• Onions – This is key to the Bourdain recipe. You need to take two whole onions, chop them. Throw them in a pan with hot butter (2 tablespoons). You put the onions and butter on low heat for an hour. Stir occasionally and make sure every strand gets nice and brown.

And as it turns out . . .

I am one of those people who cry when they chop onions.


I’m not crying . . . you’re crying . . .

  • Mayonnaise – This is another distinction from your usual grilled cheese. Instead of butter, use mayo. It reacts to the heat differently and saturates the bread.

Now here is the thing with grilled cheese. I can go through exact times, but with the grilled cheese, you need to watch it and flip it to your preference. Light brown, crisp, or burnt. It is up to you.


Make sure to have a good distribution of cheese and onions. As with any sandwich, it is a matter of construction.


The Tomato Basil Soup

This is my mother-in-law’s recipe. She was actually visiting this past weekend and we made it together.


  • 4 medium carrot, chopped (optional)
  • 1 large onion, chopped
  • 1/4 cup butter, cubed
  • 1 can (49 ounces) chicken broth or 6 cups vegetable broth, divided
  • 1 can (29 ounces) tomato puree
  •  5 leaves of fresh basil
  • 1-1/2 teaspoons sugar
  • 1/2 teaspoon salt or to taste
  • 1/2 teaspoon white pepper or to taste
  • 12 ounces of half and half or heavy cream
  • Sour cream or crème fraise for garnish


In a Dutch oven, cook carrots, basil and onion in butter over medium-low heat for 30 minutes or until vegetables are tender, stirring occasionally. Remove from the heat and cool slightly.

In a blender, place 1/2 broth and the cooled vegetables; cover and process until blended. Return to the Dutch oven. Stir in the tomato puree, sugar, salt, pepper and remaining broth.  Bring to a boil. Reduce heat; simmer, uncovered, for 30 minutes. Reduce heat to low.

Gradually stir in half and half; heat through (do not boil). Yield: 6 servings (2-1/4 quarts).  Garnish as desired before serving.

Carrots? Yes, carrots. While they cook in the Dutch oven they release their natural sugars and create a sweet flavor that nicely blends with the basil and onions.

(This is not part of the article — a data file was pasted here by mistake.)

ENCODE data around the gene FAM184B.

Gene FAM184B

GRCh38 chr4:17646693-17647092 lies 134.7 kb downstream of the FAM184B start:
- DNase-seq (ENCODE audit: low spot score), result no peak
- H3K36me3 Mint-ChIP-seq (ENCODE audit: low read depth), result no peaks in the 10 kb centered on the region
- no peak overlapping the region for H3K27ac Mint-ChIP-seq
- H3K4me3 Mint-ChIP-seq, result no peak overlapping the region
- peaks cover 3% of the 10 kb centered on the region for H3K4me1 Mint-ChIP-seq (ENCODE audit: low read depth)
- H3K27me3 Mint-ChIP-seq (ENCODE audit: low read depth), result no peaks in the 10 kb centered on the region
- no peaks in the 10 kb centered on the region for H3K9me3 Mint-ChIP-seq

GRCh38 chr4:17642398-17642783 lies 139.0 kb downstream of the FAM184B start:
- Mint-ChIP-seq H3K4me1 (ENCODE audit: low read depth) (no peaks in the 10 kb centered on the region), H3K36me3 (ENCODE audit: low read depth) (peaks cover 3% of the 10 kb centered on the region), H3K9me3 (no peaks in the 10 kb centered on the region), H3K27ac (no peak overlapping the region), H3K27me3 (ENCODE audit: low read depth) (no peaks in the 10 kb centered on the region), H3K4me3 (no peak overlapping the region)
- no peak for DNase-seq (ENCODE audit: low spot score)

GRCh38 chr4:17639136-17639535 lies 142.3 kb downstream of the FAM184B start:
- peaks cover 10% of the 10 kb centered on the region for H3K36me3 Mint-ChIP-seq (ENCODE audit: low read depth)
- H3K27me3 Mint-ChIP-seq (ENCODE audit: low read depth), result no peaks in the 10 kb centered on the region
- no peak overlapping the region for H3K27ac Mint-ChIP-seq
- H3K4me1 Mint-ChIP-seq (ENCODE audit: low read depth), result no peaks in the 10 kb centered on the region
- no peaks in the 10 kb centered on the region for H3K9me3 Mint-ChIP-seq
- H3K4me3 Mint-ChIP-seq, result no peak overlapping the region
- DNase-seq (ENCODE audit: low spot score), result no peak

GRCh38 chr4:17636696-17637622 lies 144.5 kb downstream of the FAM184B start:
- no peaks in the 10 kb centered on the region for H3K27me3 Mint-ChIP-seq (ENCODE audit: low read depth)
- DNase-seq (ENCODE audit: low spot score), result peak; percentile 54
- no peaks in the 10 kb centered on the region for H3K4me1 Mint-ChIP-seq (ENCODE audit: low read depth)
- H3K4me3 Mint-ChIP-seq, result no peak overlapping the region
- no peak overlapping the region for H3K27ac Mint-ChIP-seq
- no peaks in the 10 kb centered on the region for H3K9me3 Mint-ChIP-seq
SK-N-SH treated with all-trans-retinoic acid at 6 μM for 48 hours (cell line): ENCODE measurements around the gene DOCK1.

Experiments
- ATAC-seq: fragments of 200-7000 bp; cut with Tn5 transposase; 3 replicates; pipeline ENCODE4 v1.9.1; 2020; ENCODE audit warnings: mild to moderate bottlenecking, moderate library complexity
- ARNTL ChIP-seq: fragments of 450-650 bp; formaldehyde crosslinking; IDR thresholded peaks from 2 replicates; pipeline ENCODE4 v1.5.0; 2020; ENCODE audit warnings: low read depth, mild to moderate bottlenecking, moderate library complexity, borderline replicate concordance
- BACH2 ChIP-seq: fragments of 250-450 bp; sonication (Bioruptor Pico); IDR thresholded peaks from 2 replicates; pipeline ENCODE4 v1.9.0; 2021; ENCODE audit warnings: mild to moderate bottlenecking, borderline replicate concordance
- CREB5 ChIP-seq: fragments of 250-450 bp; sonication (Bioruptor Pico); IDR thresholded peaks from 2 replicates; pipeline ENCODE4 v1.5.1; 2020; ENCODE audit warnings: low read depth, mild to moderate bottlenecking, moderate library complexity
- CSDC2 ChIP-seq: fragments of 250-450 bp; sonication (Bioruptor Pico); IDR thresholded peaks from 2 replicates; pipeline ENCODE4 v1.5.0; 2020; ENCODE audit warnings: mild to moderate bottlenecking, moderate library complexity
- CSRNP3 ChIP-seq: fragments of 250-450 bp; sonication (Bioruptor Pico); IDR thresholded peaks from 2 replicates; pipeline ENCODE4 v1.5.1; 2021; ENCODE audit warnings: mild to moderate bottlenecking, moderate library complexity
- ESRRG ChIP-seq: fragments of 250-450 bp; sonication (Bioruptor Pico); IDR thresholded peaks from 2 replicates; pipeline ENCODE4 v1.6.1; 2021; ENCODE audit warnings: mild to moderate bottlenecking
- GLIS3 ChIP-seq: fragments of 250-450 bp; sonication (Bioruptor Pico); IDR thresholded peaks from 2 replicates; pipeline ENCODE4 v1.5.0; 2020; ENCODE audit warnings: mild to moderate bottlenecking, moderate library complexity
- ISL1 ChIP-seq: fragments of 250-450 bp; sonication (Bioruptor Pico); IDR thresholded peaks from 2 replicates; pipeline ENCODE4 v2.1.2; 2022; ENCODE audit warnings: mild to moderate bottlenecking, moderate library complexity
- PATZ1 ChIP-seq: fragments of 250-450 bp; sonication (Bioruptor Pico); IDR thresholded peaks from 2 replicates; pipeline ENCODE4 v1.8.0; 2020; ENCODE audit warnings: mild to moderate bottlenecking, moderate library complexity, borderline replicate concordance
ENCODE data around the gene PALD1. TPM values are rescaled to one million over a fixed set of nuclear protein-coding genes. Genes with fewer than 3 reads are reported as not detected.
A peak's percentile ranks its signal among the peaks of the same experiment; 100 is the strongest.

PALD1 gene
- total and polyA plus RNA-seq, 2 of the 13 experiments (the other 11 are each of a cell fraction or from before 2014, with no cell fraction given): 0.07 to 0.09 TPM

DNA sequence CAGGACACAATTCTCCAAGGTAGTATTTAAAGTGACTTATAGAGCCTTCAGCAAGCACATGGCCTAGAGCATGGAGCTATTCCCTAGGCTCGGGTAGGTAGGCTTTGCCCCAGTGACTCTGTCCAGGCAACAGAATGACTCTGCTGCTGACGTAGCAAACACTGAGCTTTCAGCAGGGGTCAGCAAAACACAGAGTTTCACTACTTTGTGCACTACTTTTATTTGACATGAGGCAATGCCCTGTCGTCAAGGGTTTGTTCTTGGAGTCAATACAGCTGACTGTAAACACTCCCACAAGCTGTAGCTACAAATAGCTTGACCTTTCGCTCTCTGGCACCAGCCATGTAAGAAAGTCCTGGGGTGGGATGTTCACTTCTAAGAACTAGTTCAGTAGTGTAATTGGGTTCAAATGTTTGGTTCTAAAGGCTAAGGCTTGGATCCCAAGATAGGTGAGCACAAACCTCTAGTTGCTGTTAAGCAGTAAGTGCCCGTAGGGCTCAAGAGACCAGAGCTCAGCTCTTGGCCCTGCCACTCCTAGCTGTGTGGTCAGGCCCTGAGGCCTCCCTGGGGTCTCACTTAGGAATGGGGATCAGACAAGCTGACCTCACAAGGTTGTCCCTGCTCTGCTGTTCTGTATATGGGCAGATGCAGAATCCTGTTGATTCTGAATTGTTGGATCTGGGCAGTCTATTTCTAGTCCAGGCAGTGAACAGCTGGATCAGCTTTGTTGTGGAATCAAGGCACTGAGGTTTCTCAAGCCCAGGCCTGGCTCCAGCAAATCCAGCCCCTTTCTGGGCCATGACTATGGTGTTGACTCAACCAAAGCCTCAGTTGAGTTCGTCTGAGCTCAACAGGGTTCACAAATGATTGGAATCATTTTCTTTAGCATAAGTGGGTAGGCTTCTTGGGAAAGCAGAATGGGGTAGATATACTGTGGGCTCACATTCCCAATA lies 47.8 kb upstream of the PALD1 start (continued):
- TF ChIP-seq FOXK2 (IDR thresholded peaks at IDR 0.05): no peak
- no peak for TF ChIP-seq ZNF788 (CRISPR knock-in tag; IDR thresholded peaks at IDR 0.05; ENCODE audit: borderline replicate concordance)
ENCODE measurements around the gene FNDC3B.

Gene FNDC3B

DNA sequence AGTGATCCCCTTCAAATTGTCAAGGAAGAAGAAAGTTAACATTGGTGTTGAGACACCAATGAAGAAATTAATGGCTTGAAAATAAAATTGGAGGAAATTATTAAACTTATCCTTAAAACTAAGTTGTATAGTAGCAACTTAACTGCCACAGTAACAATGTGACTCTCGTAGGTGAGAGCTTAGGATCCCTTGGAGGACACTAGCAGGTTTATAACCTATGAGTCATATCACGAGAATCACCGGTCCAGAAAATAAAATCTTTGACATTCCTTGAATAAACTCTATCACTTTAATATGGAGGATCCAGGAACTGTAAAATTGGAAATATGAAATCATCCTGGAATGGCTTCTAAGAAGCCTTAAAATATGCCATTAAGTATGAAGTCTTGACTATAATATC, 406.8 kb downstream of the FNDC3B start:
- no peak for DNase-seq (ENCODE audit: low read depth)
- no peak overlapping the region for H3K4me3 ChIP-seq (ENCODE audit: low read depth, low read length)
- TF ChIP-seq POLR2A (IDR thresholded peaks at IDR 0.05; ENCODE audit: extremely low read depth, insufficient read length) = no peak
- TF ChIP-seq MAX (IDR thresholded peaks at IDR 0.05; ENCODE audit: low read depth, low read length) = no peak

Here are a few pictures of the finished products:

Bon Appétit.


Herbed Tomato Soup

I love tomato soup, but it’s a pretty recent discovery. It would have been a good recipe to use for last year’s post on Ingredient You Hated as a Kid. I’ve made it a few times before and have two tried and true recipes. One is for the crock pot and the other takes a least an hour. Both are delicious.

Obvi the point of the blog is to try new recipes. The recipe I used this time came from the Better Homes and Gardens Cookbook:

  • 1/2 cup sliced onion
  • 2 tablespoons butter
  • 2 cups chopped, peeled tomatoes or one 14 1/2-ounce can whole, peeled tomatoes, cut up
  • 1 1/2 cups chicken broth
  • 1 8-ounce can tomato sauce
  • 1 tablespoon snipped basil or 1/2 teaspoon dried basil, crushed
  • 1 teaspoon snipped thyme or 1/4 teaspoon dried thyme, crushed
  • Dash pepper

In a large saucepan, cook onion in butter until tender but not brown. Add fresh tomatoes or undrained canned tomatoes, broth, tomato sauce, basil, thyme, and pepper. Bring to a boil; reduce heat. Cover and simmer for 30 minutes. Cool slightly. Press mixture through a food mill or put in a blender/food processor until smooth. Return mixture to saucepan; heat through. Makes 4 side-dish servings.

This recipe was super easy, but I’m not sure I’ll be making it again. It was fine. It was like basic tomato soup. There wasn’t anything special about it. I did, however, love using the tomatoes fresh from my garden.